JFC-PBG Statement on Proposed Reforms for the Philippine Water Sector

We, the following listed Philippine business groups and foreign chambers, strongly commiserate with and share the frustrations of millions of Filipinos who are experiencing hardships associated with the current water shortage in Metro Manila. The megacity’s overdependence on the sole Angat Dam for Metro Manila’s water supply requirements has proven to be folly, especially in the face of continued economic and population growth, climate change, and disaster risk. Despite 20 years of a largely successful water privatization – the gains of which we hope to preserve – today’s crisis is a direct result of the ambiguity of responsibility for developing and managing the country’s water resources. This ambiguity bespeaks of the poor and fragmented governance of the water sector in general over the past decade.

Thus we call on our leaders, especially those in the Executive and Congress, to prioritize Water Security and take immediate action, as follows:

    1. Fast-track the construction and development of new water sources for Metro Manila. To this end, we urge the government to develop new raw water sources in the immediate pipeline as projects of national significance and to fast-track their bureaucratic approvals by obtaining permits, in parallel rather than sequential order, while ensuring proper environmental and social safeguards are adequately put in place. Full implementation of the Ease of Doing Business Act would be very useful in this regard. We also call upon Manila Water to hasten completion of its Cardona Treatment Plant and other water sources. As a long-term solution, steps should already be taken to develop adequate raw water sources to meet the future needs of Metro Manila, including tapping the full potential of Laguna Lake, a vast and nearby water resource.
    2. Introduce water conservation and promote water efficiency. This includes promotion and adoption of technologies and practices for more efficient water use (e.g. efficient water-consuming appliances, water reuse systems, substitute chemical-based cleaning technologies, and reduced wasting of water by agricultural, commercial, domestic, and industrial consumers). In addition, concessionaires may continue reducing non-revenue water losses and government may consider introducing demand-management policies, such as mandatory labeling requirements and minimum water efficiency standards for water-consuming appliances.
    3. Develop a Water Security Masterplan for Metro Manila and the entire country based on sound science and strengthen the National Water Resources Board. With the various water requirements of the metropolis and the larger country across a variety of needs, it is necessary to approach water resource planning through the lens of the globally-recognized principle of Integrated Water Resource Management. To achieve this, governance over the water sector should be rethought. In the short term, via an executive order, the National Water Resources Board may be strengthened and given adequate resources. In this regard, we welcome the news that President Duterte has approved in principle a draft executive order that is being finalized for his signature. In the longer term, legislation should be passed (a) strengthening an apex body for the water sector to act as the single lead agency to oversee and coordinate overall policy and program implementation, (b) creating an independent regulator for water supply and sanitation to harmonize regulatory practices and standards, and (3) encouraging private sector participation in the management of water resources and the provision of water services. To shepherd these reforms, we urge the president to appoint a “Water Czar” who can focus on this task of bringing order to the currently directionless water sector.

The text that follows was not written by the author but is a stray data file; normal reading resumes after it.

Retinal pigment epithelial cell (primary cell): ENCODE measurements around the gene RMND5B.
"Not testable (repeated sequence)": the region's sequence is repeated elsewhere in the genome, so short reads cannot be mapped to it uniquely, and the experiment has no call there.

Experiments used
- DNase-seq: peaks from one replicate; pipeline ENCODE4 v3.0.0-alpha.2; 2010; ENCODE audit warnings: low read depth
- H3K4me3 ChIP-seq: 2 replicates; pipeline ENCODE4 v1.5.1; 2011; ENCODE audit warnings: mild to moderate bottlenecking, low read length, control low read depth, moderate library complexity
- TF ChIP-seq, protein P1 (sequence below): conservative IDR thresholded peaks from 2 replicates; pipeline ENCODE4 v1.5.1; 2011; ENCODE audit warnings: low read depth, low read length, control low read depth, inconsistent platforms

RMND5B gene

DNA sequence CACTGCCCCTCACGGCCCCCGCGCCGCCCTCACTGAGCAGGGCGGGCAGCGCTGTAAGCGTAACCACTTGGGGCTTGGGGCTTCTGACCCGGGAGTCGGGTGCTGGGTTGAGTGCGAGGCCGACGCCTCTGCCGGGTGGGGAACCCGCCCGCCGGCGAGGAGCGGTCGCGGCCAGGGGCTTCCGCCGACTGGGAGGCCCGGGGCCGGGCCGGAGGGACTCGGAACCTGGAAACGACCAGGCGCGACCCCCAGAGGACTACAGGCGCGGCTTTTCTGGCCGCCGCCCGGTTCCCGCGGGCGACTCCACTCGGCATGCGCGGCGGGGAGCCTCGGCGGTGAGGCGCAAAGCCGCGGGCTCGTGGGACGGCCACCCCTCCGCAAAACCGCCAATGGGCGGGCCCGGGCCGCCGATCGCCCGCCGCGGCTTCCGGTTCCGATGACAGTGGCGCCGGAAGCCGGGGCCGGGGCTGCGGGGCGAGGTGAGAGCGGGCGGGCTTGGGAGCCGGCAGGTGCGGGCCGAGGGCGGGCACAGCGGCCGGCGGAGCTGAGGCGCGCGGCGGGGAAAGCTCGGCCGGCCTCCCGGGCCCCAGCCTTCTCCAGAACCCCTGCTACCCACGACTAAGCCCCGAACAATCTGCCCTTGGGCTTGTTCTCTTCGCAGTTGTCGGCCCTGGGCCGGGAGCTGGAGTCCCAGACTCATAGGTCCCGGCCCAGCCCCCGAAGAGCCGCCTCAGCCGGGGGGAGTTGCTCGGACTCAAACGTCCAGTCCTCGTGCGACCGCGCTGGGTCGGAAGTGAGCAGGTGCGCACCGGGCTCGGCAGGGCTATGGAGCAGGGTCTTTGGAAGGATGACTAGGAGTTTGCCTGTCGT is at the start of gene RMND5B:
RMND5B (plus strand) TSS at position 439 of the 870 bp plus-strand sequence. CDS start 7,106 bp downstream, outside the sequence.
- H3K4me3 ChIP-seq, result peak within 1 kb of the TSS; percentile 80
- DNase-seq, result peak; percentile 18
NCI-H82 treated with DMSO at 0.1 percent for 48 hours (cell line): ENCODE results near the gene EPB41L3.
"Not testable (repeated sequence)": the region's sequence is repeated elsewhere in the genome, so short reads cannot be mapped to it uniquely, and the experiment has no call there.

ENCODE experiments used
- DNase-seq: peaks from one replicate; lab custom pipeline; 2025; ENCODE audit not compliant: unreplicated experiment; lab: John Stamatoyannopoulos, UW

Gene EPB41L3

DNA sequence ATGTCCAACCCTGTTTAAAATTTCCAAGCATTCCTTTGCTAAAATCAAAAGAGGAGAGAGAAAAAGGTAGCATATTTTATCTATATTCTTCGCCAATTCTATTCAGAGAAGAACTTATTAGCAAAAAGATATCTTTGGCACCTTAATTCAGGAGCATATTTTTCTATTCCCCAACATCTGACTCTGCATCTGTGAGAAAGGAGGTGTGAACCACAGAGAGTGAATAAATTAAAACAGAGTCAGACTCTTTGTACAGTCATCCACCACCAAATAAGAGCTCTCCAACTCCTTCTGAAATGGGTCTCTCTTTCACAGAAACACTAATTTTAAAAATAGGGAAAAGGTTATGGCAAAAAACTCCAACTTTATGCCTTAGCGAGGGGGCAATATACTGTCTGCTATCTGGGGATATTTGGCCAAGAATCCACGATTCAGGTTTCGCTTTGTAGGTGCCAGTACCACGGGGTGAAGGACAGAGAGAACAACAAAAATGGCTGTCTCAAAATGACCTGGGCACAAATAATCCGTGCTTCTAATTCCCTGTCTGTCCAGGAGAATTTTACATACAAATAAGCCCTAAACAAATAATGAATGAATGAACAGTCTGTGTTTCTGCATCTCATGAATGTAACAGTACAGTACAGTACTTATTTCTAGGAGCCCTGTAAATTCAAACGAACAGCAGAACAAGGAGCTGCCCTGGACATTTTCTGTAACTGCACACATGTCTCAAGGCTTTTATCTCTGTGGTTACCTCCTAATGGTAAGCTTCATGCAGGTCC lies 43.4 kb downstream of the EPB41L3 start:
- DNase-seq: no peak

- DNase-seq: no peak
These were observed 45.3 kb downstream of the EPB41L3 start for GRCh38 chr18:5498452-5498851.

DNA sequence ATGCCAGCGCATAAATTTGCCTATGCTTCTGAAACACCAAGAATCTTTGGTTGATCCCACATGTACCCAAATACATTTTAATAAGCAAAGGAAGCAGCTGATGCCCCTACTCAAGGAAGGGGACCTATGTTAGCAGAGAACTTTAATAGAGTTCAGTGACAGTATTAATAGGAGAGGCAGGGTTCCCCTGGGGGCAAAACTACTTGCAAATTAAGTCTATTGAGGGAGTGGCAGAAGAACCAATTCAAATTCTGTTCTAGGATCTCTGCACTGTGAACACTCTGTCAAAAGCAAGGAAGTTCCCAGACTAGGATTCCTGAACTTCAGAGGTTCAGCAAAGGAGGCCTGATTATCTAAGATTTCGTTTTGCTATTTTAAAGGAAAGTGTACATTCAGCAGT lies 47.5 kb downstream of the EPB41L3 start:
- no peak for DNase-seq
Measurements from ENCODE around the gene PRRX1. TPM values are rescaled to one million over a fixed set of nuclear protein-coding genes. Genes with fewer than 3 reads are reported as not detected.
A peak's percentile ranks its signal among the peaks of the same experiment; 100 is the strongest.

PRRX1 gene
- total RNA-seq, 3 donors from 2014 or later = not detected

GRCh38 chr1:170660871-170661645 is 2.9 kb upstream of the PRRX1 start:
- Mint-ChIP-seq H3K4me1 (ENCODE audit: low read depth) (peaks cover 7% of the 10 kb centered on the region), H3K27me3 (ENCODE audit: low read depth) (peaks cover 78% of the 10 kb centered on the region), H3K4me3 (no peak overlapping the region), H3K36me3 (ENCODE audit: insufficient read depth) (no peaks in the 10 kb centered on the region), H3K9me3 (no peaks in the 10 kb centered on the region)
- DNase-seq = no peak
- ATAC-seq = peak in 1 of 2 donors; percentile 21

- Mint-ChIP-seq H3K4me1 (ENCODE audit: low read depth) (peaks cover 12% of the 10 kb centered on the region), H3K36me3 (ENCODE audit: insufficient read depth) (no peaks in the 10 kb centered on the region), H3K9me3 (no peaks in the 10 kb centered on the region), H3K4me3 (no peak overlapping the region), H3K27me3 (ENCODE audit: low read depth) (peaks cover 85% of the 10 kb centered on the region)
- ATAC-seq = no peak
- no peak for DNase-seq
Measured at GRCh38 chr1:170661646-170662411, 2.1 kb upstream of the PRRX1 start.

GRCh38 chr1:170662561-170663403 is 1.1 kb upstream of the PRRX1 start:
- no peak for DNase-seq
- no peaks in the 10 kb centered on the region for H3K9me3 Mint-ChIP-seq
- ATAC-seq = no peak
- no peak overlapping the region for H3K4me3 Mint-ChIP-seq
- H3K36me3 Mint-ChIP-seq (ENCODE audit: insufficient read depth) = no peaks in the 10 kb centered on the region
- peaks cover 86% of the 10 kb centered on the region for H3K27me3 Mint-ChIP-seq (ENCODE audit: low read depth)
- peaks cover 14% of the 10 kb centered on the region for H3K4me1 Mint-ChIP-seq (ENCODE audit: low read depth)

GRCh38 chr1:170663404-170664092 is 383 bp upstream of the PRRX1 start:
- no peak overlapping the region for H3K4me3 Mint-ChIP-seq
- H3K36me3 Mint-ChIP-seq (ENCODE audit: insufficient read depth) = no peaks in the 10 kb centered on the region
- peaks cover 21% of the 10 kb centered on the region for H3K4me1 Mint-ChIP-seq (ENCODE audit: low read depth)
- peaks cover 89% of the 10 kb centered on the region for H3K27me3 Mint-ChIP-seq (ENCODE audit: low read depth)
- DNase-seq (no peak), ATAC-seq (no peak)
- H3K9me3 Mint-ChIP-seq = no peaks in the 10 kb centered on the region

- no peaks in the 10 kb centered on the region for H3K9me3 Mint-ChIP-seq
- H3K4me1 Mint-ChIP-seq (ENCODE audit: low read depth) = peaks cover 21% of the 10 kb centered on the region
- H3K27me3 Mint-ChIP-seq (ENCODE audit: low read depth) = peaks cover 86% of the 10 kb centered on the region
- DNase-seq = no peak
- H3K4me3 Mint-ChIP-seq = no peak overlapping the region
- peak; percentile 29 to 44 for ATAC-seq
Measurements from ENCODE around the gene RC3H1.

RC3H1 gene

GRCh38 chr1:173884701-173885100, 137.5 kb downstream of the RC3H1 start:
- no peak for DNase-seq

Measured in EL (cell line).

4. Rehabilitating the country’s wetlands, water bodies, and supporting ecosystems. Besides continuing efforts to clean Manila Bay, this rehabilitation effort should be expanded to include other major water bodies that can serve as natural sources of water supply, storage, and power, such as Laguna Lake and the Agus and Pulangi rivers. Efforts must also be made to ensure watersheds and wetlands are revitalized and maintained, while putting an end to illegal land conversion around these natural systems, which severely reduces holding capacities of these vital water-capturing and water-holding systems.

Water is too crucial a matter to overlook. Action is needed now to ensure water security for Metro Manila and our country tomorrow.


Alyansa Agrikultura
American Chamber of Commerce of the Philippines
Australia New Zealand Chamber of Commerce
Canadian Chamber of Commerce of the Philippines
European Chamber of Commerce of the Philippines
Japanese Chamber of Commerce and Industry of the Philippines, Inc.
Korean Chamber of Commerce Philippines
Makati Business Club
Management Association of the Philippines
Philippine Association of Agriculturists, Inc.
Philippine Association of Multinational Companies Regional Headquarters, Inc.
Philippine Association of Water Districts
Philippine Chamber of Commerce and Industry
Philippine Exporters Confederation, Inc.